Friday , April 28 2017
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Our economics correspondents consider the fluctuations in the world economy and the policies intended to produce more booms than busts

Free Exchange Economist

Reducing rates for “pass-through” businesses will be tough to justify

THERE are two main reasons for a country to paw around in its tax code: to create more economic growth, or to repair a structural deficit. Any politician who wishes to quietly give money to friends or kill a troublesome programme will supply one of them. He will either say “businesses need tax certainty to grow” (meaning: “certainty that they will like the tax code”), or “we don’t have the money”. So as the Trump administration releases its tax plan on April 26th, there are only two questions...

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America has a retirement problem, not a saving problem

HOUSE Resolution 67, which Donald Trump signed last week, rolls back a rule that the Labor Department finalised late last year, which would have made it easier for cities and counties to run retirement savings plans for citizens who couldn’t get them through work. It is an odd choice for Republicans to kill plans that would encourage private, voluntary, tax-deferred saving, which they tend to approve of. But a trade group for investment funds opposes the city-run retirement plans. The...

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Podcast: The robot era is dawning

As robots grow more nimble, humans look increasingly vulnerable. Are the machines poised to take over? Also: now that Article 50 has been triggered, is Ireland's economy set to be damaged by Brexit? And despite Japan's workforce growing by more than two million, wage gains aren't enough to hit an inflation target of 2%. Why is this?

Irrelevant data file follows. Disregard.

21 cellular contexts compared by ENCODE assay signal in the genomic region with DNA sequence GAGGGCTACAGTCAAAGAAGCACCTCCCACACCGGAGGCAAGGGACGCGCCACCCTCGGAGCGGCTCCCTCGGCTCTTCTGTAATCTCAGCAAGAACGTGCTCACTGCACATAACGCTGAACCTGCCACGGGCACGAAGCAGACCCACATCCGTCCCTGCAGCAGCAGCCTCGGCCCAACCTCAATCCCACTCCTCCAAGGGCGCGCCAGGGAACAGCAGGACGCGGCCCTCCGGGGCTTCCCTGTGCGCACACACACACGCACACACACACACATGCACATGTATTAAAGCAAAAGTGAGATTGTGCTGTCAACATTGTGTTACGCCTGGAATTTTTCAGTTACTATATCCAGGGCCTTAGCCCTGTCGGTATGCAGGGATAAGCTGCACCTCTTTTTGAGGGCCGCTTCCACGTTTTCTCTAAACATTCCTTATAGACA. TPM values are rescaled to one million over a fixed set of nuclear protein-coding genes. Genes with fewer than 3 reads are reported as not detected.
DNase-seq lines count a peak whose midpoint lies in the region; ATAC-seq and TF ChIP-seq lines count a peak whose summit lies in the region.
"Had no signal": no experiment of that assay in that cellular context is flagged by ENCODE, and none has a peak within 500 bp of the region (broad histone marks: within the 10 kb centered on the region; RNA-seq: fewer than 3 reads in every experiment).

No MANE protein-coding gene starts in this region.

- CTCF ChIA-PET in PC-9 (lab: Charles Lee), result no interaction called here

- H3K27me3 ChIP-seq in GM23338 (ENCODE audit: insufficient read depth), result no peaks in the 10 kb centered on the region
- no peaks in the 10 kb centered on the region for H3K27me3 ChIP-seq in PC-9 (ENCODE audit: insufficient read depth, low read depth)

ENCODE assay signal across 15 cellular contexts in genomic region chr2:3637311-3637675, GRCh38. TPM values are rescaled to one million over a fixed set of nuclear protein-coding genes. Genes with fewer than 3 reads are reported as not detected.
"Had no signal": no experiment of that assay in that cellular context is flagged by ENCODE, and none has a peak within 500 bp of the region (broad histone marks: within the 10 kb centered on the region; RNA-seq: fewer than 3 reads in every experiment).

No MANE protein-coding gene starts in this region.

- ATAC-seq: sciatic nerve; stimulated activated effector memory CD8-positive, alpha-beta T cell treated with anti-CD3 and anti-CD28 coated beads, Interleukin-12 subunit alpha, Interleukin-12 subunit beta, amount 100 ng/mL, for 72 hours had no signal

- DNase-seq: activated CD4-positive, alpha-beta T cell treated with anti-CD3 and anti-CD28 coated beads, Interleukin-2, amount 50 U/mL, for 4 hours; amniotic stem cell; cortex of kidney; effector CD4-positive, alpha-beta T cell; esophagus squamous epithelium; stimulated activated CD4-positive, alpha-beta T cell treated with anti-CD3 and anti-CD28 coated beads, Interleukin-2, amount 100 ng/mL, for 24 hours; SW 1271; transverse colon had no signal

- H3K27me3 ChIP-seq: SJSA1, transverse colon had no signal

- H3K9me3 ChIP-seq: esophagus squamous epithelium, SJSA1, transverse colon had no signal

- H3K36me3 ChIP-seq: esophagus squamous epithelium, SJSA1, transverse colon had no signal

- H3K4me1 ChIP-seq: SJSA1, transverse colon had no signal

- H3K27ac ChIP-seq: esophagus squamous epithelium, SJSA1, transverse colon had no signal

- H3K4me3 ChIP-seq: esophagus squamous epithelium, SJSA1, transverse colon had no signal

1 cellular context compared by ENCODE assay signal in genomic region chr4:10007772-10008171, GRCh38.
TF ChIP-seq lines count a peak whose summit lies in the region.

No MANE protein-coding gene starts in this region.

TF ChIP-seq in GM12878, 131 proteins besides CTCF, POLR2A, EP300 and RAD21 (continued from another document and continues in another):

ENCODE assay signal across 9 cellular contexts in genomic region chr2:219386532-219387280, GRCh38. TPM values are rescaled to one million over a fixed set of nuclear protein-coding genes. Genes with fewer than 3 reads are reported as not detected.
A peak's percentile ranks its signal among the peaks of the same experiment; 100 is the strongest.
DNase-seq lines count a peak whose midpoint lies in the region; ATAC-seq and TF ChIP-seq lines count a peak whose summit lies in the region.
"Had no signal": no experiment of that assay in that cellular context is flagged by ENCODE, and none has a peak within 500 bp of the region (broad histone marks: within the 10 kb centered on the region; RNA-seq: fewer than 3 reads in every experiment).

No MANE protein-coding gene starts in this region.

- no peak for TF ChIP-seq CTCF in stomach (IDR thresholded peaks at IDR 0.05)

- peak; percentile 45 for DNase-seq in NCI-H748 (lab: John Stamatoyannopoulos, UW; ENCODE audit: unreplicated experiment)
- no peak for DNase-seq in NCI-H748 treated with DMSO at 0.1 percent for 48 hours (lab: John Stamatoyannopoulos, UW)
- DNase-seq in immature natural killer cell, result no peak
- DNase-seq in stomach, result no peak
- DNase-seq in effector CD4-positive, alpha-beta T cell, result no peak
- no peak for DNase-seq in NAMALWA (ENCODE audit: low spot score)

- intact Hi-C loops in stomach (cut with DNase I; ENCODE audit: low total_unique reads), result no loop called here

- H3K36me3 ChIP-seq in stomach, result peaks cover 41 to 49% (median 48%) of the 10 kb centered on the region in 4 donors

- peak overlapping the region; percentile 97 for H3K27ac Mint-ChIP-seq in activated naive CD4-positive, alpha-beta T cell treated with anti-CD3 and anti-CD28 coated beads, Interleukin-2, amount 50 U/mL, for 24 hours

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Should America break up Washington?

CONCERNS about regional inequality and frustration with elites are contributing to interest in an intriguing idea: reining in the economic and political power of Washington by dispersing government agencies more widely. Tyler Cowen muses on the subject here. Matthew Yglesias makes the case for such a policy here. Ross Douthat makes a somewhat different but related argument here. So: is this a good idea? It certainly isn't a terrible idea, but the more you dig into the matter the less it looks...

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Democrats should be more comfortable discussing economic growth

STEVE BANNON is right. This week, in a New York Times Magazine piece otherwise dedicated to the President’s dance with Congress, he offered this: I think the Democrats are fundamentally afflicted with the inability to discuss and have an adult conversation about economics and jobs, because they’re too consumed by identity politics. And then the Republicans, it’s all this theoretical Cato Institute, Austrian economics, limited government—which just doesn’t have any depth to it. They’re not...

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Podcast: Luxury for the masses?

The Chinese middle class led a boom in demand for luxury goods. But a government crackdown made consumers wary about showing off their wealth. How has China’s new modesty affected the luxury business as a whole? Also: India’s power sector has until now been dependent on using dirty coal but things are changing.

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